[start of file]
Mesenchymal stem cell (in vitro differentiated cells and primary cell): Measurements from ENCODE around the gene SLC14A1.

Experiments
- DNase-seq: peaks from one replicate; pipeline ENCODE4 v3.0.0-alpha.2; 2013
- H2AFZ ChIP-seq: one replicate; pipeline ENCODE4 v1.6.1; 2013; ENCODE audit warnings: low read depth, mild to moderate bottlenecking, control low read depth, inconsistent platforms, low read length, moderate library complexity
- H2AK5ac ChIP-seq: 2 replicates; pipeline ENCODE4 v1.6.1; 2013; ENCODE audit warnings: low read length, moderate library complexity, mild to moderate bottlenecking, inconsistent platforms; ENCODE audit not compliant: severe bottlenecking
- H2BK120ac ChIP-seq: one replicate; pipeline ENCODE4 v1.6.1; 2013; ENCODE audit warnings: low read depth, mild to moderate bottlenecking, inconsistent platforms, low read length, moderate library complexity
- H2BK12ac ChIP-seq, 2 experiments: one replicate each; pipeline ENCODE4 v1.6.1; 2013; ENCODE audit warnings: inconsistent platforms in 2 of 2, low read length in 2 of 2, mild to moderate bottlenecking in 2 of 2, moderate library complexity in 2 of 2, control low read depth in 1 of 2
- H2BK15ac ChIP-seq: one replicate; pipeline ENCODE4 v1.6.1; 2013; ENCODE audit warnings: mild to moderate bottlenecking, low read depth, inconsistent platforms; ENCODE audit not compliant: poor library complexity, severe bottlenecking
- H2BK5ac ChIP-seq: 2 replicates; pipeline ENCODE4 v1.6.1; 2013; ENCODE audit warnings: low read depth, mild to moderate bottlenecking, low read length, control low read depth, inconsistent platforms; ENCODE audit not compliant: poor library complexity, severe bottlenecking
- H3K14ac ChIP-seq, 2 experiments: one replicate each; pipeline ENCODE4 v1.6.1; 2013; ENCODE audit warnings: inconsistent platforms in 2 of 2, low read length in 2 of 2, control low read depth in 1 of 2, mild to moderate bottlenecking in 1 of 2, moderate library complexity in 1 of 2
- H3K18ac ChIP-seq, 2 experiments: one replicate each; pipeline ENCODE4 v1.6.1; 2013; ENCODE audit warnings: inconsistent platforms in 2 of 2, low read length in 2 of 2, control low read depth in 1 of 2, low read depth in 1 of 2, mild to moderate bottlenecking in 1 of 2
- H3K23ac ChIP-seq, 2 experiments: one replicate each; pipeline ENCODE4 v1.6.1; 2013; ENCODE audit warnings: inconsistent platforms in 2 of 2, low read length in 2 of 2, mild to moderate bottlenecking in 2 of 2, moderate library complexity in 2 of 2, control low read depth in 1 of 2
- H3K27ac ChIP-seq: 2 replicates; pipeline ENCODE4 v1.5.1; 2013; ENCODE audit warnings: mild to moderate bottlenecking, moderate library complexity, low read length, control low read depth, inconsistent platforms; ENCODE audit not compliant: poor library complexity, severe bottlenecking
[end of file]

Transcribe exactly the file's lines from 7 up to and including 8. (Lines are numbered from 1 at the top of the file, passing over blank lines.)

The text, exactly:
- H2BK12ac ChIP-seq, 2 experiments: one replicate each; pipeline ENCODE4 v1.6.1; 2013; ENCODE audit warnings: inconsistent platforms in 2 of 2, low read length in 2 of 2, mild to moderate bottlenecking in 2 of 2, moderate library complexity in 2 of 2, control low read depth in 1 of 2
- H2BK15ac ChIP-seq: one replicate; pipeline ENCODE4 v1.6.1; 2013; ENCODE audit warnings: mild to moderate bottlenecking, low read depth, inconsistent platforms; ENCODE audit not compliant: poor library complexity, severe bottlenecking